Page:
In addition to my regular annual checkup with Dr. N, yesterday was my annual eye exam. This was no accident; when Dr. N schedules appointments for her patients, she looks for appointments they already have and schedules around those. This is handy for people who live far away or whose insurance only charges one copayment per day, but it always makes me nervous that I will miss an appointment.
Dr. N saw me promptly, however and came bearing mostly good news. My blood work looked good and my total cholesterol had dropped even more.
So then it was on to my ophthalmologist, Dr. Hottie. No, I don’t call him that to his face, but he is a sight for sore eyes. First I had something called a visual field test, and had to push a button every time I saw a flickering light. Then the standard vision test, then I had my eyes dilated and got the standard glaucoma tests. Somewhere in there, a technician took pictures of my optic nerves.
By the time Dr. H came in to see me, I was checking my watch wondering when I’d get out of there and if I’d have enough time to go buy my husband’s Christmas present at Lowe’s. I wasn’t expecting to hear that I have glaucoma. My left optic nerve is showing signs of notching on the lower margin, and I have corresponding “shadowing” in the upper left visual field. (The eye is flipped with respect to the optic nerve, the lower nerve innervates the upper eye and vice versa.) Dr. H reassured me they had caught it early. He also explained I have low tension glaucoma, which wouldn’t have been diagnosable by a standard test of eye pressure. In low tension (or normal tension or normal pressure) glaucoma, eye pressure is normal but the optic nerve shows damage anyway. Treatment is the same: eye drops to lower eye pressure and if that doesn’t work, surgery to increase drainage of eye fluids. Ten percent of people with glaucoma can lose their vision even with treatment.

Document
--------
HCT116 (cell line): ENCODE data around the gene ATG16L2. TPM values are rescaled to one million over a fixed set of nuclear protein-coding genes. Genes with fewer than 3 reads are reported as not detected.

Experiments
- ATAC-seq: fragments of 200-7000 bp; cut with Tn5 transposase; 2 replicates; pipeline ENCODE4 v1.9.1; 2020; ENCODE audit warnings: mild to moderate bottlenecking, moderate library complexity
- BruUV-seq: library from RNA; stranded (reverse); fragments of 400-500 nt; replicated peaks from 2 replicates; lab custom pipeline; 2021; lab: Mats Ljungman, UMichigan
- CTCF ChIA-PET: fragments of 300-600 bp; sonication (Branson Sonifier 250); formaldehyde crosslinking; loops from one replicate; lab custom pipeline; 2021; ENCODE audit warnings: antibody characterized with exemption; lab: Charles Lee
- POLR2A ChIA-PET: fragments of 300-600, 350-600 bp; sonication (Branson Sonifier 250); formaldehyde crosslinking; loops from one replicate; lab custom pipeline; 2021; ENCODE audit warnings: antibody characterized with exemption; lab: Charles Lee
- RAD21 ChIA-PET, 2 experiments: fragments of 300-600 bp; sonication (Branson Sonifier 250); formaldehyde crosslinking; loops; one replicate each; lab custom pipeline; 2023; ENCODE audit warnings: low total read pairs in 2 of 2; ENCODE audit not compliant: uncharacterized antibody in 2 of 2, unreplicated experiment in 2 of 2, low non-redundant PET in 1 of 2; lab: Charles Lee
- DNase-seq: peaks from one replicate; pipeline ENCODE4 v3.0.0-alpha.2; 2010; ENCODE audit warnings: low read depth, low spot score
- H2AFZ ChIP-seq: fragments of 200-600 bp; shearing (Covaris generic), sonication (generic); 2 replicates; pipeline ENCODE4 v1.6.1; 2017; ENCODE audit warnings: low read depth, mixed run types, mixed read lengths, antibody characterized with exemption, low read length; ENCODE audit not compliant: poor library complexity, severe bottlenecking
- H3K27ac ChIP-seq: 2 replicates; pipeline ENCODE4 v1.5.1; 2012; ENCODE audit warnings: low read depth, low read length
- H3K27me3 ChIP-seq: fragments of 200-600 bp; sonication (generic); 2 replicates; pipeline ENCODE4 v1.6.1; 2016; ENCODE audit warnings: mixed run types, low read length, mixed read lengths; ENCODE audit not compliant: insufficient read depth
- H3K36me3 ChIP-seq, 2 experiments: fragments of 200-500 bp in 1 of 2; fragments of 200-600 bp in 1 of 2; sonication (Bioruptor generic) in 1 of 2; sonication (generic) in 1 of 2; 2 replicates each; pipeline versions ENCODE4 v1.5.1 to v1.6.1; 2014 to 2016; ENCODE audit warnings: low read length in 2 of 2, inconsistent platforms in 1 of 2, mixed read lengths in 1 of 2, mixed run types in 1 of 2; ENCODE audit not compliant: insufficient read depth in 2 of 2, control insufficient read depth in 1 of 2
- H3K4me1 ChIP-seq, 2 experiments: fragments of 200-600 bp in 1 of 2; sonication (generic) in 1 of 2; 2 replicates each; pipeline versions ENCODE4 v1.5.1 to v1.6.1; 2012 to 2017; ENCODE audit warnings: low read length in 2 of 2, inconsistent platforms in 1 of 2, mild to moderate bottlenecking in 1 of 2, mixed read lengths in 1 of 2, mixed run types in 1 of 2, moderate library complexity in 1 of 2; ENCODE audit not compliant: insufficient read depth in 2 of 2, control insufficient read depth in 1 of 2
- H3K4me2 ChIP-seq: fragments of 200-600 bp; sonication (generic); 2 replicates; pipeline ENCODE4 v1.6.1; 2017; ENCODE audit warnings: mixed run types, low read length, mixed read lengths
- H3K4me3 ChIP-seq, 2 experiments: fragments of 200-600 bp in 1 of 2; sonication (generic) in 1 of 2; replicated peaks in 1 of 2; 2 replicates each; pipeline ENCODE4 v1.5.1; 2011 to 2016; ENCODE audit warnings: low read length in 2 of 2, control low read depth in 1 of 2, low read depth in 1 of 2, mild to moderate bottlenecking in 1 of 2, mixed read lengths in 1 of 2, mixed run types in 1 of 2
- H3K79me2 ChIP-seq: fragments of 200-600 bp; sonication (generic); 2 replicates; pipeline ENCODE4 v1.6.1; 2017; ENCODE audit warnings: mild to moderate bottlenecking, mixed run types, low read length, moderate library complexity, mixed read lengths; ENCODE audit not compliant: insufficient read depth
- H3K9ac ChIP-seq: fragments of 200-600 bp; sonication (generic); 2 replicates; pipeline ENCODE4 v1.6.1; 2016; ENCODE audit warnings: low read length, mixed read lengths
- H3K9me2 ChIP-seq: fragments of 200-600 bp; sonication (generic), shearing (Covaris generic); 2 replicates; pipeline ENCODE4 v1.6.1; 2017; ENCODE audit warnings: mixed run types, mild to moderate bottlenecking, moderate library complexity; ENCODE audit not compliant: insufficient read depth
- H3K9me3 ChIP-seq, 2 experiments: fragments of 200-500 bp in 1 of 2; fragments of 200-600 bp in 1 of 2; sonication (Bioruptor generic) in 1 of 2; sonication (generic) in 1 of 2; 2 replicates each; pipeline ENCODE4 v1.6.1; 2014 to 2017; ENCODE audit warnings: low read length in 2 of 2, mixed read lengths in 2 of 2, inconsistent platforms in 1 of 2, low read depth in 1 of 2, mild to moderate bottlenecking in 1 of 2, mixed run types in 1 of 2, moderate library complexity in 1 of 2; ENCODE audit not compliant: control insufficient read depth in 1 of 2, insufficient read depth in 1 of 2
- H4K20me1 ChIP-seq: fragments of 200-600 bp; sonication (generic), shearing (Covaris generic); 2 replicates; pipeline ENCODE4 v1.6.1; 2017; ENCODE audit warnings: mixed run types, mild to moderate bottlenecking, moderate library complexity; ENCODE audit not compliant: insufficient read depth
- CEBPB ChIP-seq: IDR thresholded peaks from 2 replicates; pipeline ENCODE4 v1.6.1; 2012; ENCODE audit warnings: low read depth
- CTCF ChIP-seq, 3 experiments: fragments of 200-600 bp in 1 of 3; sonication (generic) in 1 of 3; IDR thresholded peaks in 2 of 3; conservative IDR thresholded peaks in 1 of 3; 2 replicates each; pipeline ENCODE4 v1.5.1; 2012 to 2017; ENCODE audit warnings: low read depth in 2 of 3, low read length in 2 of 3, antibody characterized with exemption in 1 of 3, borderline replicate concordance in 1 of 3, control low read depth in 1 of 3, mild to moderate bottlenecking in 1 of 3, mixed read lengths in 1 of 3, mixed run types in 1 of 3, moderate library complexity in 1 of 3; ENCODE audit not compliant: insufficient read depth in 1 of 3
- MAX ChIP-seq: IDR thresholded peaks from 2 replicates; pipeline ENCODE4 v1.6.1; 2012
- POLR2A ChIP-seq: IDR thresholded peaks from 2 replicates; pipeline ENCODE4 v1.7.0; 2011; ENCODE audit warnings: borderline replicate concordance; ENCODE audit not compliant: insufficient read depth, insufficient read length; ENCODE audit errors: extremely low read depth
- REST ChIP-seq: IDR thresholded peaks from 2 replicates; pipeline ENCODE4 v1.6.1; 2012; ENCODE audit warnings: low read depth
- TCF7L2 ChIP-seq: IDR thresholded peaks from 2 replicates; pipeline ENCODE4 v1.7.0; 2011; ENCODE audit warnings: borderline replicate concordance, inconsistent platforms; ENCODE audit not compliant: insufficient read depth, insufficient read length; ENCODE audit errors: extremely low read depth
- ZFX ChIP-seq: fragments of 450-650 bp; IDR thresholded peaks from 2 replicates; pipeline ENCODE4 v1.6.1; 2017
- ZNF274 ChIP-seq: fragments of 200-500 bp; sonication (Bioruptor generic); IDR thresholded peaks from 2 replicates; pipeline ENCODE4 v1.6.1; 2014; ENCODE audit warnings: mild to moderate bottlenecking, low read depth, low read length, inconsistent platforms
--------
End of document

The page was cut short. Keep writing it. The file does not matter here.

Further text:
I cannot figure out if I am the healthiest sick person I know or the sickest healthy person I know. What I do know is that I have an interesting reaction to bad health news. Whatever anger, fear, or self-pity comes along later on, my initial reaction is always the same: shame. If something is wrong with me, I caused it.
I don’t think I’m the only person who reacts that way, either, because we have the Adam and Eve story to suggest that this is a pretty widespread belief. If human beings feel soreness and pain, and eventually die, it must be because we did something wrong. We must have brought it on ourselves some way. Women must have done it, because we’re the ones who bleed mysteriously. Shame and pain, they’re almost sisters.
Today I’m feeling a little calmer. I have drops to put in my eye each night and I go back to Dr. H in a month to see how they’re working. Other than that, there isn’t anything I can do. This isn’t something that diet and exercise will fix. This isn’t something that requires major lifestyle changes.
Oh, gee. I wasn’t expecting this.